Emergency Drench Showers: The Ultimate User's Guide
The Ultimate Guide to Emergency Showers
This guide is designed to tell you everything you need to know about emergency showers, including emergency shower types, materials, regulations and more.
What are they for?
Safety showers are used in emergency situations such as chemical spills where the user has been contaminated by a toxic, corrosive or otherwise harmful substance, such as the following:
- Petrol and diesel
- Molten metal
- Certain organic compounds (e.g. carbolic acid)
- Organic acid halides (e.g. acetyl iodide)
- Organic halides (e.g. chloroform)
- Alkylating agents (e.g. dimethyl sulphate)
- Certain halogens (e.g. bromine, chlorine, iodine and fluorine)
- Dehydrating substances (e.g. quicklime)
- Oxidizing agents (e.g. hydrogen peroxide)
- Strong bases
- Strong acids
Safety showers are designed to discharge water at a specific rate and for a specific amount of time in order to thoroughly drench the user and remove as much of the harmful substance as possible. In an emergency scenario, they can save the user from life-changing injury, permanent scarring and disfigurement, and even death.
Who needs them?
Emergency drench showers should be installed in any setting where harmful substances are used. These are some of the sorts of venues and workplaces where safety showers are necessary:
- Chemical plants
- Industrial laboratories
- University laboratories
- Chemical plants
- Petrol stations
- Agricultural sites and farms
- Universities, schools and colleges
- Processing plants
The above list is not exhaustive; emergency drench showers should be installed in any venue where dangerous substances are used.
Safety shower types
Emergency showers come in four basic types: ceiling mounted, wall mounted, floor mounted, and combination units. Each type has its own benefits and drawbacks, and one is not necessarily better than any other; it all depends on the venue in which the shower is going to be installed.
Ceiling mounted emergency showers
Ceiling mounted showers are - unsurprisingly - designed to be hung from the ceiling. This gives you the freedom to locate them close to particularly dangerous areas of your workplace, although this makes them inappropriate for larger venues with high ceilings.
Wall mounted emergency showers
Wall mounted showers are fitted horizontally to a wall. They are probably the easiest to install, but also offer the least flexibility - especially when you consider that the ANSI regulations (see below) require safety showers to be located no more than a ten second walk away from hazardous areas. For that reason, wall mounted safety showers are best suited to smaller workplaces.
Floor mounted emergency showers
Floor mounted showers, also known as freestanding showers, are designed to be mounted into the floor of your your workspace, meaning that they can be installed almost anywhere. Floor mounted showers are useful for the largest venues, especially those with wide ceiling or complicated layouts that would prevent the use or either wall or ceiling mounted showers.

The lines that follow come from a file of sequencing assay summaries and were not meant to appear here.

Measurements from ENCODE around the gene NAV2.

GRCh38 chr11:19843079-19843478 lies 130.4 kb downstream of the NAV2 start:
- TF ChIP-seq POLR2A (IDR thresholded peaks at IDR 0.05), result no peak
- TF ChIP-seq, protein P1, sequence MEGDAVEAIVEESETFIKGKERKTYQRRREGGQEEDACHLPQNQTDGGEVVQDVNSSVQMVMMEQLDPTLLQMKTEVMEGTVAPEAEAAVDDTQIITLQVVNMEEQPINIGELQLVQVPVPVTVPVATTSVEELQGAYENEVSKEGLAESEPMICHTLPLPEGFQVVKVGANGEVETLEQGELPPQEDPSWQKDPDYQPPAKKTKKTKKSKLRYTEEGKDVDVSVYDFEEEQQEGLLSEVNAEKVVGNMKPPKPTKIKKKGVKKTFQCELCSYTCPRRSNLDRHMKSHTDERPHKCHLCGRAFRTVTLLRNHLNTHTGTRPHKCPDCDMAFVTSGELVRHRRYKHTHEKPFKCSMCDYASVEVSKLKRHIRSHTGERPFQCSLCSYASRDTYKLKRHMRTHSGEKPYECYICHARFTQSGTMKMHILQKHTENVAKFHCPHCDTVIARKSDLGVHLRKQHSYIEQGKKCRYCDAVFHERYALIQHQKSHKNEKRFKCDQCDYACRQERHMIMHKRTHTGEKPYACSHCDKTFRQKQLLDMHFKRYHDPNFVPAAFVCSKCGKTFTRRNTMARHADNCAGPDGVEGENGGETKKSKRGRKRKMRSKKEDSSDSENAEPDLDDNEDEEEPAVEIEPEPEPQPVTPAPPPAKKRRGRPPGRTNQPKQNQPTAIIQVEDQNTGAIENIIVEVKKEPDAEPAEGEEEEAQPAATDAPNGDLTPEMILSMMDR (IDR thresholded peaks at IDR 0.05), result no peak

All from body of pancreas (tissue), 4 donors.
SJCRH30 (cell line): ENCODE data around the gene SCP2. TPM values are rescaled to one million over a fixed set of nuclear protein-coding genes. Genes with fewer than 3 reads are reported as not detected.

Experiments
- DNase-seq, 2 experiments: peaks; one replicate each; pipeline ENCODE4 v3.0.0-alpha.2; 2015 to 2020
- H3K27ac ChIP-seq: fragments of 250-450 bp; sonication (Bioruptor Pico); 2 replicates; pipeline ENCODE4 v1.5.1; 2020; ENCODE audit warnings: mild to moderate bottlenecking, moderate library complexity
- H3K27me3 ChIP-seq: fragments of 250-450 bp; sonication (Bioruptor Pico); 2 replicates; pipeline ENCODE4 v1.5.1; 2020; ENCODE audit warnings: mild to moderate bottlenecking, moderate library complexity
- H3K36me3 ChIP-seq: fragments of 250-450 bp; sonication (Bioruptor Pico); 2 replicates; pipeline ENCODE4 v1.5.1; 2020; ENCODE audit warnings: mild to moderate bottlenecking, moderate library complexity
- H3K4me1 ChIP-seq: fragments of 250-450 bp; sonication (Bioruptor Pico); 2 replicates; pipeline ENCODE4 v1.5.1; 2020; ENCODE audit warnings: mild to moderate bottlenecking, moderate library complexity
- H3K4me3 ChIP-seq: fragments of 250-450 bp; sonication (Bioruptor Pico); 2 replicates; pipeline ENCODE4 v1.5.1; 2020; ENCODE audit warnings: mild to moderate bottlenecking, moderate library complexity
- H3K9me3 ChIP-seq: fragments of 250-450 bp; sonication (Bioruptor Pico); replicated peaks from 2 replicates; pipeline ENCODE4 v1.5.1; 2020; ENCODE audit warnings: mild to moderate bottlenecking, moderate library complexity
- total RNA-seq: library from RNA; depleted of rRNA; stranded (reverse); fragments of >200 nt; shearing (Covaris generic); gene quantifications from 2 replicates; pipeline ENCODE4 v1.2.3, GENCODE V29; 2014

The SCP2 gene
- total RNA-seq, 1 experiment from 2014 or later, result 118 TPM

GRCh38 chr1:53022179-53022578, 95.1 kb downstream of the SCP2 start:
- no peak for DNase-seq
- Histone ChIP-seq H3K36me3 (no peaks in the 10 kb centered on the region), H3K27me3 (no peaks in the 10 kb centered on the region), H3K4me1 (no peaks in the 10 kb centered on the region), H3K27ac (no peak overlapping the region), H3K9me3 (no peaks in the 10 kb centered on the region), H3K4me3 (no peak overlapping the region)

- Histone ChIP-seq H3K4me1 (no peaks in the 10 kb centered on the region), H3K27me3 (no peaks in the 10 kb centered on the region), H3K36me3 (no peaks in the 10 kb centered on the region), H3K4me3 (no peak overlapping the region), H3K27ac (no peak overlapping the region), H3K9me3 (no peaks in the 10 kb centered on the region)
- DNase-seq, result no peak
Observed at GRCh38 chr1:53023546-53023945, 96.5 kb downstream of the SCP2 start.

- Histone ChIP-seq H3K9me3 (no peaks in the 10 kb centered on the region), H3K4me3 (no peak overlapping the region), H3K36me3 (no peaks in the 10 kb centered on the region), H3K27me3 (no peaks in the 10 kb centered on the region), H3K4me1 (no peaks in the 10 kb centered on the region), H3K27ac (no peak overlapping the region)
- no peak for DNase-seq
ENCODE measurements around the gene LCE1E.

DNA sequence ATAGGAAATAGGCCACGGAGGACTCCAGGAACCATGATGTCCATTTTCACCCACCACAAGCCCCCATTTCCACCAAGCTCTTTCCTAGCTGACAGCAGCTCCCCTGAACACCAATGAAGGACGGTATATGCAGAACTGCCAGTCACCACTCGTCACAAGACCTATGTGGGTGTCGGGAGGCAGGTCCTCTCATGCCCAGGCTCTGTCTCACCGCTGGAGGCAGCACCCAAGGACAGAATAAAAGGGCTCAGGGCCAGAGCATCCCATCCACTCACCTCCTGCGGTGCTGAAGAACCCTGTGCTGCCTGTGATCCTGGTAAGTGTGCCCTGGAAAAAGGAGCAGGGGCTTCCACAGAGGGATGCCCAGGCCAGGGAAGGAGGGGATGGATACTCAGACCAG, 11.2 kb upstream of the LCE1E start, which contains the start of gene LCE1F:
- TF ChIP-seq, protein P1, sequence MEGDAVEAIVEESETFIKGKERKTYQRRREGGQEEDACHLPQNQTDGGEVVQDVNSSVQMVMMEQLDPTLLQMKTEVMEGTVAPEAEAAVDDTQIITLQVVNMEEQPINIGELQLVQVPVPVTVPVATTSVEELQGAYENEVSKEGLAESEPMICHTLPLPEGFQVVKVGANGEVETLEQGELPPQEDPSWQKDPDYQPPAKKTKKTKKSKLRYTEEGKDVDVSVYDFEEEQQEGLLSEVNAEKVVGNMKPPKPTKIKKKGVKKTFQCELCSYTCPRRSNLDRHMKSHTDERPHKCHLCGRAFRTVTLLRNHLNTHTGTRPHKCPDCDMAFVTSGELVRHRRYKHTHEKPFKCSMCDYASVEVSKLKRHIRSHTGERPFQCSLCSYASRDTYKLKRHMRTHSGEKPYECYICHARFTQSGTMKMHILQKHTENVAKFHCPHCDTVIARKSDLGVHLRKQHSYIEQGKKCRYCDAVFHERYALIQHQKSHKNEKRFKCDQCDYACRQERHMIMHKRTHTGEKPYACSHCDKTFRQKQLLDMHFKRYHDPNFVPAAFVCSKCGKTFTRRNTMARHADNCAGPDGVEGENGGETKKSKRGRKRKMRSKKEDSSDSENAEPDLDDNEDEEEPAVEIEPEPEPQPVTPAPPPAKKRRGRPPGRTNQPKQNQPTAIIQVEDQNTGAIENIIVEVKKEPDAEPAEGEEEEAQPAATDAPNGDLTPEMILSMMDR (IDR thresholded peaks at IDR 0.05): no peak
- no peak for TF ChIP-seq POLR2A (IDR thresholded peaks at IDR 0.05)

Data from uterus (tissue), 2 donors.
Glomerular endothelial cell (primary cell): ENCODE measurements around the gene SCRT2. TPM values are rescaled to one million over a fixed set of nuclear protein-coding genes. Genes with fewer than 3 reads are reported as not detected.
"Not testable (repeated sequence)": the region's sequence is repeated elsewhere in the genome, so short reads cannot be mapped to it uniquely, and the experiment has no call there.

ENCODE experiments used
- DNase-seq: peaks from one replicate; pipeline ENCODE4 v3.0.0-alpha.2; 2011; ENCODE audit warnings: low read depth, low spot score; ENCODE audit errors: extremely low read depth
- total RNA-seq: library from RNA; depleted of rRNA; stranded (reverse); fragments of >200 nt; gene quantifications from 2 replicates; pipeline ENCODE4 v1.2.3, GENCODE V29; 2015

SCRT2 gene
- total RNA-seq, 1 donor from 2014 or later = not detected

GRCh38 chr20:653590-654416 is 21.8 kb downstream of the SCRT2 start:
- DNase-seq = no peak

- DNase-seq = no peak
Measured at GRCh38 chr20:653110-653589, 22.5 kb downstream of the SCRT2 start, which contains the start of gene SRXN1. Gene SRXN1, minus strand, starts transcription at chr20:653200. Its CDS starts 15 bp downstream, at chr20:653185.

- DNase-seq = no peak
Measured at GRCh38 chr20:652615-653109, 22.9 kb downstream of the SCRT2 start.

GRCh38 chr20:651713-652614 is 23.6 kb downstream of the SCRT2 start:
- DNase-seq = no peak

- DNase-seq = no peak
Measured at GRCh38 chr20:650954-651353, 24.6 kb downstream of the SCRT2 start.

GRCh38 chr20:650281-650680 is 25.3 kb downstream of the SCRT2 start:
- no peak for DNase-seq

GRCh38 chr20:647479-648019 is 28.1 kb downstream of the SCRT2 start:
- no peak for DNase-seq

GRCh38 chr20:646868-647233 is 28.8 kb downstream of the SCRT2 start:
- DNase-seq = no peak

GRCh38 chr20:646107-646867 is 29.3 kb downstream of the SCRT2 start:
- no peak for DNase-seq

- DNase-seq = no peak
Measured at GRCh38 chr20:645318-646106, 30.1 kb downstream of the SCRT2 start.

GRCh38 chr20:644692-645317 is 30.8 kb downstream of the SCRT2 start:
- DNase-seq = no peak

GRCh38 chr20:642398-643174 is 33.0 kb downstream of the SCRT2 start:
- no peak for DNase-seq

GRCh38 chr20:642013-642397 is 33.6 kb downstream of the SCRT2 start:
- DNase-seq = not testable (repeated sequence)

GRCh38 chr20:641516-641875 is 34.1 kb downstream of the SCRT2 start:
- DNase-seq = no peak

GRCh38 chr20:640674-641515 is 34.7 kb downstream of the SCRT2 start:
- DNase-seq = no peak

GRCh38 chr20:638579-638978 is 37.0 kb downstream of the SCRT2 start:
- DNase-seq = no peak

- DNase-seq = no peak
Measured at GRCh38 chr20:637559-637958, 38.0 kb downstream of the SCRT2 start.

Combination showers comprise both a safety shower and eye wash station. Although you may be tempted to use an ordinary drench shower for eye wash purposes, the water supplied is of too high a pressure to be used for eye washing, and could cause further injury. As such, combination showers are an economical alternative to separate drench showers and eye wash stations.
Safety shower materials
Emergency showers are normally constructed from a combination of four main materials: galvanized steel, stainless steel, ABS plastic and chrome-plated brass.
Galvanized steel is prized for its ruggedness and anti-corrosive properties. It is used for the pipework of many of our drench showers, such as our freestanding safety shower.
Stainless steel is similarly resistant to corrosion, and even tougher than galvanized steel, although it is also more expensive. Our range of stainless steel safety showers represent the ultimate in durability.
ABS plastic can be formed into many different shapes and is available in bright yellow to aid visibility - see, for example, our wall-mounted ABS plastic drench shower. Galvanized steel and stainless steel can both also be made bright yellow through the process of powder coating.
Chrome-plated brass is mainly used for components such as ball valves, owing to its strength and durability.
Safety shower regulations
The ANSI Z358.1 regulations govern not only the way in which safety showers are manufactured, but also how they are installed and used - meaning that you, as the end user, have a responsibility to ensure that any safety showers you purchase are used correctly.
The regulations state that emergency showers should be positioned on the same floor and no more than a ten second walk away from hazardous areas, and that the route should be free from any obstruction. All emergency equipment must be clearly labelled - most products come with built-in high visibility signage, although you may also wish to provide signposting to make the equipment even easier to find. To find out more about what you need to do to be compliant, visit our Guide to ANSI Regulations.
Finally, a safety shower or combination unit can also be complemented with a drench hose. While drench hoses should never be used as replacements for safety showers, they can be used to provide a localised stream of water to target specific areas of the user’s body.
They are also useful for drenching injured parties who are unable to reach a safety shower because they are incapacitated or immobile as a result of their injuries.